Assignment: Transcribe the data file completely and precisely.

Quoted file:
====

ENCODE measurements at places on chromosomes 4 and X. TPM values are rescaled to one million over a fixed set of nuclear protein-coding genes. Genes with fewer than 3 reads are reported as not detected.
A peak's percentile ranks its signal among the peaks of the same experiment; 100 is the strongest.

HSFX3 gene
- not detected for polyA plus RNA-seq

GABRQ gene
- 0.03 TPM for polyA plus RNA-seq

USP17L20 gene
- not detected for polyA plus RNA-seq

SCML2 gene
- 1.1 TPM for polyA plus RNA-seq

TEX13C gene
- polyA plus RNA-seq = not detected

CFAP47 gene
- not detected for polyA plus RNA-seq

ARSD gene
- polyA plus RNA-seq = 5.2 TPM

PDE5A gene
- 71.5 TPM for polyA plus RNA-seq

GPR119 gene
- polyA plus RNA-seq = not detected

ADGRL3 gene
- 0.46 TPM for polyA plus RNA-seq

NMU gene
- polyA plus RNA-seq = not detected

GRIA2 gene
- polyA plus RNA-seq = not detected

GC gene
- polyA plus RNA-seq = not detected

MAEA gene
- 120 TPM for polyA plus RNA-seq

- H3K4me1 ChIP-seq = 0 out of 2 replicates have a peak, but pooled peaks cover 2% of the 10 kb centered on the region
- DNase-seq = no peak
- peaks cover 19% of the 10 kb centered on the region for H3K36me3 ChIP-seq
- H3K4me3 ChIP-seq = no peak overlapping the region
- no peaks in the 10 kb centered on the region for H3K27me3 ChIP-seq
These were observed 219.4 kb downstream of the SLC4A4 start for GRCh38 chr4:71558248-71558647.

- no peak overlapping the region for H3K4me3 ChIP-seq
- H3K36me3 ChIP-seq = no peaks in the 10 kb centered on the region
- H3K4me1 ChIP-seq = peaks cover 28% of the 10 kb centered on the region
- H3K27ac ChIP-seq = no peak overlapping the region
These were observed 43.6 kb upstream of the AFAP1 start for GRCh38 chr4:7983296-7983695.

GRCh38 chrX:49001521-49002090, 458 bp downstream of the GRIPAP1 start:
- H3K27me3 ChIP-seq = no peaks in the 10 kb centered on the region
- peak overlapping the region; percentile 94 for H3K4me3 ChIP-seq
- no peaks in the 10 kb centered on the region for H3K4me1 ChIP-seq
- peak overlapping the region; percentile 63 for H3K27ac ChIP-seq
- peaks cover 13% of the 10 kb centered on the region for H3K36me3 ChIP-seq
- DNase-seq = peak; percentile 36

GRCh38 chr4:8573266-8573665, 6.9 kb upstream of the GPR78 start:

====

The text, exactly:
ENCODE measurements at places on chromosomes 4 and X. TPM values are rescaled to one million over a fixed set of nuclear protein-coding genes. Genes with fewer than 3 reads are reported as not detected.
A peak's percentile ranks its signal among the peaks of the same experiment; 100 is the strongest.

HSFX3 gene
- not detected for polyA plus RNA-seq

GABRQ gene
- 0.03 TPM for polyA plus RNA-seq

USP17L20 gene
- not detected for polyA plus RNA-seq

SCML2 gene
- 1.1 TPM for polyA plus RNA-seq

TEX13C gene
- polyA plus RNA-seq = not detected

CFAP47 gene
- not detected for polyA plus RNA-seq

ARSD gene
- polyA plus RNA-seq = 5.2 TPM

PDE5A gene
- 71.5 TPM for polyA plus RNA-seq

GPR119 gene
- polyA plus RNA-seq = not detected

ADGRL3 gene
- 0.46 TPM for polyA plus RNA-seq

NMU gene
- polyA plus RNA-seq = not detected

GRIA2 gene
- polyA plus RNA-seq = not detected

GC gene
- polyA plus RNA-seq = not detected

MAEA gene
- 120 TPM for polyA plus RNA-seq

- H3K4me1 ChIP-seq = 0 out of 2 replicates have a peak, but pooled peaks cover 2% of the 10 kb centered on the region
- DNase-seq = no peak
- peaks cover 19% of the 10 kb centered on the region for H3K36me3 ChIP-seq
- H3K4me3 ChIP-seq = no peak overlapping the region
- no peaks in the 10 kb centered on the region for H3K27me3 ChIP-seq
These were observed 219.4 kb downstream of the SLC4A4 start for GRCh38 chr4:71558248-71558647.

- no peak overlapping the region for H3K4me3 ChIP-seq
- H3K36me3 ChIP-seq = no peaks in the 10 kb centered on the region
- H3K4me1 ChIP-seq = peaks cover 28% of the 10 kb centered on the region
- H3K27ac ChIP-seq = no peak overlapping the region
These were observed 43.6 kb upstream of the AFAP1 start for GRCh38 chr4:7983296-7983695.

GRCh38 chrX:49001521-49002090, 458 bp downstream of the GRIPAP1 start:
- H3K27me3 ChIP-seq = no peaks in the 10 kb centered on the region
- peak overlapping the region; percentile 94 for H3K4me3 ChIP-seq
- no peaks in the 10 kb centered on the region for H3K4me1 ChIP-seq
- peak overlapping the region; percentile 63 for H3K27ac ChIP-seq
- peaks cover 13% of the 10 kb centered on the region for H3K36me3 ChIP-seq
- DNase-seq = peak; percentile 36

GRCh38 chr4:8573266-8573665, 6.9 kb upstream of the GPR78 start: